About the Paintings

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Fitting into a specific style of painting was never a high priority for me, so I loosely referred to my work as "Figurative Expressionism" or "Surrealism". However, in retrospect, Figurative Expressionism suggests very personal, exclusive feelings, which is not quite accurate in my case. I am first and foremost a storyteller.

I knew that Surrealism also did not fit somehow, but I needed to figure out why.

In the process, a less-known style called Magic Realism caught my attention. It has been around for a long time (first quoted by German Art critic Franz Roh in 1925), initially coined to differentiate in film and literature, artworks that merged elements of realism "with the fantastical, disturbing, mythological and dream-like". Since the latter part of the 20th century, the label has slowly infiltrated the global fine art painting market.

In researching the genre, Magic Realism is specifically defined as "it paints a realistic view of the world while also adding magical elements, often blurring the lines between fantasy and reality. " However, from what I have seen in today's commercial art world, the term appears to be used very loosely.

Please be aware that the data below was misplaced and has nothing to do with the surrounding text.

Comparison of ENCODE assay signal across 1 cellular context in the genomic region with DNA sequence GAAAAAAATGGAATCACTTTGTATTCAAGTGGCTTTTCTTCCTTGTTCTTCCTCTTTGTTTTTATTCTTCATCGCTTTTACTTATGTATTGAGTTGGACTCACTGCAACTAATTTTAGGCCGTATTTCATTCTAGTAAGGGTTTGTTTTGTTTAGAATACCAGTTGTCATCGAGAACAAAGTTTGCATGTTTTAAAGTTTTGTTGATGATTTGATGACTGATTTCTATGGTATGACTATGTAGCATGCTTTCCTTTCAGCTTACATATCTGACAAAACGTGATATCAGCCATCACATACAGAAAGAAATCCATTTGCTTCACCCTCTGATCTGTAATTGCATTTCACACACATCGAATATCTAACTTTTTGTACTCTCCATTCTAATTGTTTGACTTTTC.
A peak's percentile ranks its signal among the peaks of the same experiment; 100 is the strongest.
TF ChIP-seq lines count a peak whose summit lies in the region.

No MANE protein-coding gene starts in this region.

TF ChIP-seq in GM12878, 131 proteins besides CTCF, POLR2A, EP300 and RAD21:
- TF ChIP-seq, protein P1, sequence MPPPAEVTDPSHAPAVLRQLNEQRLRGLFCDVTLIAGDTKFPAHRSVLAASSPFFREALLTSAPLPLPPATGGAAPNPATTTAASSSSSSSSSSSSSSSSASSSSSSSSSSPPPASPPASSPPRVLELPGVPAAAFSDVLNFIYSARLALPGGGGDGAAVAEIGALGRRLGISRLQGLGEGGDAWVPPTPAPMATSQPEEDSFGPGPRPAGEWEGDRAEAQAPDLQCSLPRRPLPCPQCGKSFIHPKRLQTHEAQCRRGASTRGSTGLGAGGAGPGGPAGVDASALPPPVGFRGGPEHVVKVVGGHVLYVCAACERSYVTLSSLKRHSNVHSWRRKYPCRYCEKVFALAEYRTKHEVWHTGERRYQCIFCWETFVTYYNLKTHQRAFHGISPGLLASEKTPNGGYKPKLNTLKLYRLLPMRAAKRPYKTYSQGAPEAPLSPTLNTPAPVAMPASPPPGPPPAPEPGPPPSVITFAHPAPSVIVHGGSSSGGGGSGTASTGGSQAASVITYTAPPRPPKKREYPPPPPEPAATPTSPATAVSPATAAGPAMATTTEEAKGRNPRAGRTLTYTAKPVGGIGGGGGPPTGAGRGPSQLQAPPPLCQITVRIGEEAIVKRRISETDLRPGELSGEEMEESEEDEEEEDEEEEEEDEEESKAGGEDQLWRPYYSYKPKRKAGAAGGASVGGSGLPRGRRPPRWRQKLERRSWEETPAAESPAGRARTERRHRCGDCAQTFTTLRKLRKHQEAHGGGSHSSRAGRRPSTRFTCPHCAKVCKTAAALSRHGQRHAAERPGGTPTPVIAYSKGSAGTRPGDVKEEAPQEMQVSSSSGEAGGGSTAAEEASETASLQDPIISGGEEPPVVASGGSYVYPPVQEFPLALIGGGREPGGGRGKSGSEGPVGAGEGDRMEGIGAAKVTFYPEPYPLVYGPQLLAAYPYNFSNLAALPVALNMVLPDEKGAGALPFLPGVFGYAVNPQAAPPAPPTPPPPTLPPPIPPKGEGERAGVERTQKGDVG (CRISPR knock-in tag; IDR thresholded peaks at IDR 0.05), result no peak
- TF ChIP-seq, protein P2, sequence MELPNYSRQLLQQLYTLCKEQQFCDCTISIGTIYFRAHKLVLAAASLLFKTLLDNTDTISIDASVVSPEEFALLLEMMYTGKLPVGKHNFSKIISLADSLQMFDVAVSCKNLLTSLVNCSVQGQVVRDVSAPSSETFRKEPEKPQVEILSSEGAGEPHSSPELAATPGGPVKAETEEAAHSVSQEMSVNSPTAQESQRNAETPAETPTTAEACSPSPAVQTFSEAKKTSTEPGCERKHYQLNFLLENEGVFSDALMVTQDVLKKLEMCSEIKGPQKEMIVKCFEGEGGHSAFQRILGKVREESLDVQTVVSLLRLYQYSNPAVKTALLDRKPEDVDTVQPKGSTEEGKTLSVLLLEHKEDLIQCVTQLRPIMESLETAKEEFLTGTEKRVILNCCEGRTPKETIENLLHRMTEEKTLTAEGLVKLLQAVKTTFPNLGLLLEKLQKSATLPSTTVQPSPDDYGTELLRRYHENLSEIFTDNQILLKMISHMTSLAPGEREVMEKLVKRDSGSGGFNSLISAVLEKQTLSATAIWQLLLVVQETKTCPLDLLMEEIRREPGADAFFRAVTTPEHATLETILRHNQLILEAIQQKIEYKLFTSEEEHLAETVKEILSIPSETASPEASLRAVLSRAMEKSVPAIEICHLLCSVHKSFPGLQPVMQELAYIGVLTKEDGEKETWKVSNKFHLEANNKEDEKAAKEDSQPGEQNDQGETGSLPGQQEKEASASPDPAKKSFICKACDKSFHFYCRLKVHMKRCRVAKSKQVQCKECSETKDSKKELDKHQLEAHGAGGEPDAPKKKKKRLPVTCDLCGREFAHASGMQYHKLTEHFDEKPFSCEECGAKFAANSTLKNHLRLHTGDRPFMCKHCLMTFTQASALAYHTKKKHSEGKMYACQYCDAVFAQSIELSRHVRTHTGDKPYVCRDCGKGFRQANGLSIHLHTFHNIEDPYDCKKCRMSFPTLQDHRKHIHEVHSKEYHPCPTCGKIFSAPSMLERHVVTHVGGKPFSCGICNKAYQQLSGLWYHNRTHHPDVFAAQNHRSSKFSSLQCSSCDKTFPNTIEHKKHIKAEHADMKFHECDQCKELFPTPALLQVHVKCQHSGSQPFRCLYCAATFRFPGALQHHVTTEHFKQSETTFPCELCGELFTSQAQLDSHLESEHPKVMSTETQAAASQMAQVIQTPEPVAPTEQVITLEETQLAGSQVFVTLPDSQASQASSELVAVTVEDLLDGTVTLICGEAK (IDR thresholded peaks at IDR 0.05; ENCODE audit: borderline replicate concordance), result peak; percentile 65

Even in the best of cases, the most common confusion is how Magic Realism differs from Surrealism, often being referred to interchangeably, even by the artists themselves (including me).

I needed to make the distinction:

As I see it now, the fine art of Magic Realism can be defined as a style in which the artist combines realistic subjects and objects with magical circumstance. These magical circumstances come from subconscious emotions. It is precisely what I do. Painting in this way allows me to dispel or alter the restrictions of defined time and space, much as is done in dreaming.

Of course, the other genre, Surrealism, also allows the artist the same freedom from time and space, but it differs from Magic Realism, as I see it, in a very profound way:

Surrealism’s aim is more intellectual, to unnerve a viewer with seemingly illogical scenes in order to make the viewer think. It is a mind trip.

Magic Realism, at least my Magic Realism, is less to shock and more to make the viewer feel. It is a journey of the heart.

The viewer is free to simply enjoy the visual experience or to emotionally engage as deeply as he or she cares to. I (usually) strive for a painting to be open-ended and understated. That way the symbols can be interpreted by each viewer in their own personal way.

That is my objective in my work: to evoke emotion, however subtle, in an aesthetically pleasing and playfully curious way.